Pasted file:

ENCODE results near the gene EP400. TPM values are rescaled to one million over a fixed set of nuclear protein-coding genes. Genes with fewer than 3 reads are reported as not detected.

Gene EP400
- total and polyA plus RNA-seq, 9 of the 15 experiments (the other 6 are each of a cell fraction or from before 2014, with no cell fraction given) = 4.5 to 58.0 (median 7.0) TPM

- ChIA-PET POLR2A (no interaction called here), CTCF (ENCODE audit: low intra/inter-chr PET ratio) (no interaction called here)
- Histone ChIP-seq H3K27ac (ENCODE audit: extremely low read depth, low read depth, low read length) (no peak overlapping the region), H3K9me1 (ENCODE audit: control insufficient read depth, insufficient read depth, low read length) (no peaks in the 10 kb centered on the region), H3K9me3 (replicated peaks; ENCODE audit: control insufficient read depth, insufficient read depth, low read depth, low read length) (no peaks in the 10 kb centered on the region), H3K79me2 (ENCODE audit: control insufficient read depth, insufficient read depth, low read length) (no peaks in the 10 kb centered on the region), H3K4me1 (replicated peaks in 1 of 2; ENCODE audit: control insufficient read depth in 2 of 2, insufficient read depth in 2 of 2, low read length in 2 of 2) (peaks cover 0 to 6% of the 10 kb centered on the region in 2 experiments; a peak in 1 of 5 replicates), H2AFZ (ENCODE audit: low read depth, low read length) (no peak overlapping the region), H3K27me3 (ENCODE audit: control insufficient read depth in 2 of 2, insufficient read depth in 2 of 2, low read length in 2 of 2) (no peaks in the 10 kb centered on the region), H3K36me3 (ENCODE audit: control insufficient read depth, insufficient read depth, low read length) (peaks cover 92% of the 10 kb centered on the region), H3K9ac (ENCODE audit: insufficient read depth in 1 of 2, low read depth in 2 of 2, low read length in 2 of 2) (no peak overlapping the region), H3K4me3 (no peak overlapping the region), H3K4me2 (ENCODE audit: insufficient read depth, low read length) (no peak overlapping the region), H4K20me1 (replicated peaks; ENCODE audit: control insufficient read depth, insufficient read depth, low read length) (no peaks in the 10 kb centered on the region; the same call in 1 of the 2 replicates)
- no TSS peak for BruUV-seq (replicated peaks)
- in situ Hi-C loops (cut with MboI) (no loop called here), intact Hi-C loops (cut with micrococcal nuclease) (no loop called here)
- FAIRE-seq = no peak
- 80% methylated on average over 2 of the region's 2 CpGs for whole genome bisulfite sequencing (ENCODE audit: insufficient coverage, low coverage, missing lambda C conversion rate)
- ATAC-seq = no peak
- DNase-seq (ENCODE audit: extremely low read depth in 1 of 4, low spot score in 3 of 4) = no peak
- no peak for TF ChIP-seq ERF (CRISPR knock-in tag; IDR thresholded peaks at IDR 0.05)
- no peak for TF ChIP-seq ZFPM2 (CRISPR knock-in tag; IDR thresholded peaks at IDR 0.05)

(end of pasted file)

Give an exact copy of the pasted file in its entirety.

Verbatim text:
ENCODE results near the gene EP400. TPM values are rescaled to one million over a fixed set of nuclear protein-coding genes. Genes with fewer than 3 reads are reported as not detected.

Gene EP400
- total and polyA plus RNA-seq, 9 of the 15 experiments (the other 6 are each of a cell fraction or from before 2014, with no cell fraction given) = 4.5 to 58.0 (median 7.0) TPM

- ChIA-PET POLR2A (no interaction called here), CTCF (ENCODE audit: low intra/inter-chr PET ratio) (no interaction called here)
- Histone ChIP-seq H3K27ac (ENCODE audit: extremely low read depth, low read depth, low read length) (no peak overlapping the region), H3K9me1 (ENCODE audit: control insufficient read depth, insufficient read depth, low read length) (no peaks in the 10 kb centered on the region), H3K9me3 (replicated peaks; ENCODE audit: control insufficient read depth, insufficient read depth, low read depth, low read length) (no peaks in the 10 kb centered on the region), H3K79me2 (ENCODE audit: control insufficient read depth, insufficient read depth, low read length) (no peaks in the 10 kb centered on the region), H3K4me1 (replicated peaks in 1 of 2; ENCODE audit: control insufficient read depth in 2 of 2, insufficient read depth in 2 of 2, low read length in 2 of 2) (peaks cover 0 to 6% of the 10 kb centered on the region in 2 experiments; a peak in 1 of 5 replicates), H2AFZ (ENCODE audit: low read depth, low read length) (no peak overlapping the region), H3K27me3 (ENCODE audit: control insufficient read depth in 2 of 2, insufficient read depth in 2 of 2, low read length in 2 of 2) (no peaks in the 10 kb centered on the region), H3K36me3 (ENCODE audit: control insufficient read depth, insufficient read depth, low read length) (peaks cover 92% of the 10 kb centered on the region), H3K9ac (ENCODE audit: insufficient read depth in 1 of 2, low read depth in 2 of 2, low read length in 2 of 2) (no peak overlapping the region), H3K4me3 (no peak overlapping the region), H3K4me2 (ENCODE audit: insufficient read depth, low read length) (no peak overlapping the region), H4K20me1 (replicated peaks; ENCODE audit: control insufficient read depth, insufficient read depth, low read length) (no peaks in the 10 kb centered on the region; the same call in 1 of the 2 replicates)
- no TSS peak for BruUV-seq (replicated peaks)
- in situ Hi-C loops (cut with MboI) (no loop called here), intact Hi-C loops (cut with micrococcal nuclease) (no loop called here)
- FAIRE-seq = no peak
- 80% methylated on average over 2 of the region's 2 CpGs for whole genome bisulfite sequencing (ENCODE audit: insufficient coverage, low coverage, missing lambda C conversion rate)
- ATAC-seq = no peak
- DNase-seq (ENCODE audit: extremely low read depth in 1 of 4, low spot score in 3 of 4) = no peak
- no peak for TF ChIP-seq ERF (CRISPR knock-in tag; IDR thresholded peaks at IDR 0.05)
- no peak for TF ChIP-seq ZFPM2 (CRISPR knock-in tag; IDR thresholded peaks at IDR 0.05)